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Restoring aesthetics and function

13 September 2013

Restoring aesthetics and function

Dr Marius Steigmann presents the case of a patient requiring implant treatment following extraction of a central incisor

This patient attended the practice complaining of pain associated with tooth 11 and slight mobility. Following a trauma 10 years earlier, endodontic treatment had been carried out on the same tooth. Initial clinical examination suggested the tooth had started to elongate spontaneously (Figure 1).

   

Figure 1                                       Figure 2

The X-ray (Figure 2) showed the root canal treatment and a previous apicectomy. The view of the interproximal bone did not suggest that there had been any resorption.

Following removal of the crowns on the central incisors (Figure 3), which had been in place for many years, it was confirmed that tooth 11 was mobile and needed to be extracted.

Figure 3

After the extraction, which was carried out in an atraumatic manner with the help of a periotome, leaving the buccal plate intact, an immediate implant (BioHorizons’ Laser-Lok) was placed flaplessly to avoid injury of the soft tissue (Figure 4).

Figure 4

The Laser-Lok system comes with an abutment that can be used to help indicate ideal placement of the implant.  For this case, the margins were prepared to align with the cemento-enamel junction of the adjacent teeth, to create a harmonious emergence profile. The Laser-Lok engaged the bone interproximally and the soft tissue buccally. The Laser-Lok collar design allows for a transitional placement of slightly supracrestal to crestal positioning. Supracrestal placement of a portion of the collar allows for soft tissue functional attachment to the microchannels, thereby protecting the crestal bone in a manner similar to the connective tissue attachment of a natural tooth1.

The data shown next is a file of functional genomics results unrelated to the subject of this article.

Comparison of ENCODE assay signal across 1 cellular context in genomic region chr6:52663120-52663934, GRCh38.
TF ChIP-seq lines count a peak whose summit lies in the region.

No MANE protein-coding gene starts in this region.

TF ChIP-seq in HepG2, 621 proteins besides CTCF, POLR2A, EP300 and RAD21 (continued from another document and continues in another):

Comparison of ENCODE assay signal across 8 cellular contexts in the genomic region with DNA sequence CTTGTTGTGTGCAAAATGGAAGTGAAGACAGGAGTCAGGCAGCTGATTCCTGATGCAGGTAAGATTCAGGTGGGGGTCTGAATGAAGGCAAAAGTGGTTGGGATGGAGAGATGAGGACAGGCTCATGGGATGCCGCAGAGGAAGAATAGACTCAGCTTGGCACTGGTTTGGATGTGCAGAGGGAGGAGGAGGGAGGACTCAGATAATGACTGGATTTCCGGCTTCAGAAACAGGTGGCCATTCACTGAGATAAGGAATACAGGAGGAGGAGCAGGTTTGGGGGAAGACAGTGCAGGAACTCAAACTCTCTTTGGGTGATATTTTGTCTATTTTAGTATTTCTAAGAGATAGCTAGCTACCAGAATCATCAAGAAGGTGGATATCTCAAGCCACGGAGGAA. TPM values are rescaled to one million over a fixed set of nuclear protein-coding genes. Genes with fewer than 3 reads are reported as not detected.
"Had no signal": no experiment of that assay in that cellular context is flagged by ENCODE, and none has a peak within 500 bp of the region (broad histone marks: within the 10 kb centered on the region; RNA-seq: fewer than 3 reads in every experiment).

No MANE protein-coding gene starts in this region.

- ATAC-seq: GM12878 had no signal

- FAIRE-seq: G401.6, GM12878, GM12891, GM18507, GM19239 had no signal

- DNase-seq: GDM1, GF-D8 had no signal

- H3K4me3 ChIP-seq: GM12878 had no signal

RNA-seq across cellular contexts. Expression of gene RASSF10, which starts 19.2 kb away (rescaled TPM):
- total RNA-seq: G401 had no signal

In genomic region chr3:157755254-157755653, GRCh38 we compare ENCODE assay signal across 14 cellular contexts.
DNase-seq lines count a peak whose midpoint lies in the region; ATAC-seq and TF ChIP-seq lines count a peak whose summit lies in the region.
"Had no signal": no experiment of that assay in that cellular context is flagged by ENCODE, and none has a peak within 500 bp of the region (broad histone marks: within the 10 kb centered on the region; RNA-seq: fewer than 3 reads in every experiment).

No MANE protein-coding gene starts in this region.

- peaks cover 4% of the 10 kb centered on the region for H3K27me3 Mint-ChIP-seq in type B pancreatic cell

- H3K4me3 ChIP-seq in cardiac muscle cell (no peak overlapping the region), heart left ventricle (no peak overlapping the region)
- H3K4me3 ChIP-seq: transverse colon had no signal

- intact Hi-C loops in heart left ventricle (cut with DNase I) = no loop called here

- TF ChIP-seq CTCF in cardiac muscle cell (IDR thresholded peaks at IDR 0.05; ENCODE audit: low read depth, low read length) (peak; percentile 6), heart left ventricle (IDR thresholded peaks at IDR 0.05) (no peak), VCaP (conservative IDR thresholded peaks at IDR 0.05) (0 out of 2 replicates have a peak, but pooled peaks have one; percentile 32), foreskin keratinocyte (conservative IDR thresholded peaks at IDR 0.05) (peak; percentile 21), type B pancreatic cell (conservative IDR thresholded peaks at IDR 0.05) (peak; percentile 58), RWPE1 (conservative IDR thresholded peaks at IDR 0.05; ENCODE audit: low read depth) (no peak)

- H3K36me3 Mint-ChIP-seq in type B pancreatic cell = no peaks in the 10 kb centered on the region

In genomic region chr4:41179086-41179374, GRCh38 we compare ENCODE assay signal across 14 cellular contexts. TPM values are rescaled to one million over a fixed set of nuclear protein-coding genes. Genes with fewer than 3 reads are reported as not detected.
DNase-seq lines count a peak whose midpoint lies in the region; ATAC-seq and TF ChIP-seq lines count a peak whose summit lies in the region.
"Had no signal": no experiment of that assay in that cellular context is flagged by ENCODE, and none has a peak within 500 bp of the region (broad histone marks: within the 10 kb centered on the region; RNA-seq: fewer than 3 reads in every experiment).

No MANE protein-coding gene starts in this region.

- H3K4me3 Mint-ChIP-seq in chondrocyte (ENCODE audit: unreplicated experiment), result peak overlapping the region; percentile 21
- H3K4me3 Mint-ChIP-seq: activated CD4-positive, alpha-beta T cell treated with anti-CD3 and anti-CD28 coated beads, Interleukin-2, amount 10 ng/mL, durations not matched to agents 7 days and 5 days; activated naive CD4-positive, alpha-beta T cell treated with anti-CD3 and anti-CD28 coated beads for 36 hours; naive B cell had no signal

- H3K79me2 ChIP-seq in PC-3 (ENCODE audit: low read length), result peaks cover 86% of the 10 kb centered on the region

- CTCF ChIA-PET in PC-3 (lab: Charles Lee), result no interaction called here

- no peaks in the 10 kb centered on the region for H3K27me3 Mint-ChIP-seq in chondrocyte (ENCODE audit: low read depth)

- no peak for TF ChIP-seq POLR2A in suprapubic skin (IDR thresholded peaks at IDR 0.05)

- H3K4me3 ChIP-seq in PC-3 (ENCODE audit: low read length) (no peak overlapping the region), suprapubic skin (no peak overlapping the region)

After the cover screw had been positioned, grafting material (MinerOss) was placed, along with a native collagen wound dressing cone (Collacone, Botiss) to avoid losing any of this mixture of allograft mineralised cortical and cancellous chips (Figure 5). This was sealed by the temporary pontic, which was attached to the adjacent prepared tooth (Figure 6). 

   

Figure 5                                         Figure 6

Six months later, when the implant was uncovered, the X-ray showed that the abutment was attached to the implant (Figure 7). A hollow was created in the temporary pontic and two weeks later an impression was taken.

      

Figure 7                                     Figure 8                                          Figure 9

After two weeks we removed the crown on tooth 22, along with the attached pontic on the site of the implant (Figure 8). The soft tissue was found to be healthy both buccally and interproximally. Figure 9 shows the buccal aspect of the soft tissue following removal of the abutment.

Figure 10

The next step was to try-in the porcelain fused to metal (PFM) crowns, using hand pressure to shape the 3-dimensionality of the soft tissue (Figure 10). Figures 11, 12 and 13 show the final PFM crowns on the two central incisors.

     

Figure 11                                      Figure 12                                    Figure 13

Reference

  1. BioHorizons Laser-Lok Microchannels. Inside Dentistry 7(8)

Dr Marius Steigmann, DMD, UMF Neumarkt, PhD, is an Adjunct Assistant Professor of oral and maxillofacial surgery at Boston University. In Romania, he is an Honorary Professor of the Carol Davila University and Visiting Professor in the department of implantology at the University of Timișoara, while in Hungary he is a Visiting Professor at the University of Szeged.

Dr Steigmann lectures and publishes extensively, and is a member of several dental associations. He is the founder and director of the Steigmann Institute (www.steigmann-institute.com), and maintains a private practice in Neckargemünd, Germany, which is limited to aesthetic dentistry and implantology.

 

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